Value hunters may well see opportunity at this price – but the business seems to be in turmoil at the top. Alarm bells for me.
- 28th November 2018 at 9:26 am #13184
UK retailers are having a tough time of it at the moment – none more so than Kingfisher, with the DIY chain’s share price showing steady downward momentum over the last 5 years. Third quarter results this week have done little to inspire investors, instead prompting HSBC and Goldman Sachs to downgrade their forecasts. Three years into their five year plan, Kingfisher remains profitable with a healthy property portfolio and an attractive 4.24% dividend yield. However, with Brexit looming and pressure on retail, it’s hard to see the share price arrest its current decline any time soon.
Do you agree that Kingfisher is a stock to avoid in 2019? If not, feel free to reply to this post and have your say.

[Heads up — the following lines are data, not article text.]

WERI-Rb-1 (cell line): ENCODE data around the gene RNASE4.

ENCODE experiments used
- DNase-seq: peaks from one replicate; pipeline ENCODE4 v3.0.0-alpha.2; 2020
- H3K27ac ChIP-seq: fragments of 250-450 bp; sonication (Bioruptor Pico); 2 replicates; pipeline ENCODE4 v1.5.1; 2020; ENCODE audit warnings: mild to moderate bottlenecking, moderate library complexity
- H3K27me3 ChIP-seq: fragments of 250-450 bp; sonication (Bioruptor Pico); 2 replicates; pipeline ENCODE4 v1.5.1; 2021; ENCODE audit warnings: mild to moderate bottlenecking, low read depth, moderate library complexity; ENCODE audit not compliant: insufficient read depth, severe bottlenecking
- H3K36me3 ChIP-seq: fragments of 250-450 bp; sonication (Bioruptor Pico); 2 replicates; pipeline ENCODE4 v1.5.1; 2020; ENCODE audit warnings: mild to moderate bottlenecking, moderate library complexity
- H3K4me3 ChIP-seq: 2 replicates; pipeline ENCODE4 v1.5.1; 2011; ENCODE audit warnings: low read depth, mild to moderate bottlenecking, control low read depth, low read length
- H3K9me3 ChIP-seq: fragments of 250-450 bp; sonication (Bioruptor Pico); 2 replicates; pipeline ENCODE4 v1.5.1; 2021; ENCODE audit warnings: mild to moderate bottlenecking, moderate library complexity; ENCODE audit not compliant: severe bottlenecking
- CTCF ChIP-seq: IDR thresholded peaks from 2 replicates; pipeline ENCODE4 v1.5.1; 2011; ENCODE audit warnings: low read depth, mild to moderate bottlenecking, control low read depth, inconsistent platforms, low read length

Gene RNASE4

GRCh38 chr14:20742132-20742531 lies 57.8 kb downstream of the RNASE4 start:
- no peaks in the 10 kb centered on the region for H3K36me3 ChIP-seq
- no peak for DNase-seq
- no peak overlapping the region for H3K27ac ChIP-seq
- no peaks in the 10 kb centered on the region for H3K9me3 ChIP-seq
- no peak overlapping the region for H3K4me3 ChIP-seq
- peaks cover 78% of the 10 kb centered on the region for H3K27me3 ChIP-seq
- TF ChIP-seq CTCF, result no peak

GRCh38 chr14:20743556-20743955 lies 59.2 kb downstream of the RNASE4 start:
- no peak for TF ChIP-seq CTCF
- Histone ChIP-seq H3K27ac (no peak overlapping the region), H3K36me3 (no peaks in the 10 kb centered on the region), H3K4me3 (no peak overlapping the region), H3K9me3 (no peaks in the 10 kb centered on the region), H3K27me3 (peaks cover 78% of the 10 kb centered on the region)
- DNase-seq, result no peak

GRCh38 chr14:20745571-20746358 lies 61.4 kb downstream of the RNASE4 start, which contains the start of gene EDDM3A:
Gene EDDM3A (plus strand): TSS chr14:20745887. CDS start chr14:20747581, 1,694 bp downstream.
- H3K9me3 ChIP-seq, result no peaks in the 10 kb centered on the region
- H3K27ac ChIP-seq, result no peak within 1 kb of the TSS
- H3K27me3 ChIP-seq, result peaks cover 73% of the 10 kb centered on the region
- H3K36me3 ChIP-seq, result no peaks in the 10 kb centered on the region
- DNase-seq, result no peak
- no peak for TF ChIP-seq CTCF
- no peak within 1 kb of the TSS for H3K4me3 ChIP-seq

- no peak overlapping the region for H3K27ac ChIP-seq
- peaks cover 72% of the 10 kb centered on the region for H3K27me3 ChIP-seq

- 5th December 2018 at 3:55 pm #13343
I think retail stocks are going to be in a death spiral in 2019. The evidence is increasingly pointing towards a horrid Xmas shopping season in the UK which will feed into bad results across the board for most of these guys in 2019. Brexit is making most consumers very edgy and they are trying to conserve cash – many now worried about jobs.
On top of that there is the usual competition from digital options. Just going out and about in Brighton it is noticeable that the shops are quieter than they were this time last year.
ProShares has a retail sector inverse ETF (NYSE Arca: EMTY) which tracks the opposite of the performance of an index of big retailers. You’ve also got CLIX (NYSE Arca: CLIX) which is actually long an index of digital retailers and short bricks and mortars. Sadly both these products are US-listed and focused on US stocks, but they are a good way to approach this theme.
US retailers are not in as bad shape as UK ones, and the US economy is in better shape, so your downside opportunity with US retail won’t be as good. If anyone knows of a UK version, do let me know. I’m tempted to put both these in my 2019 portfolio regardless.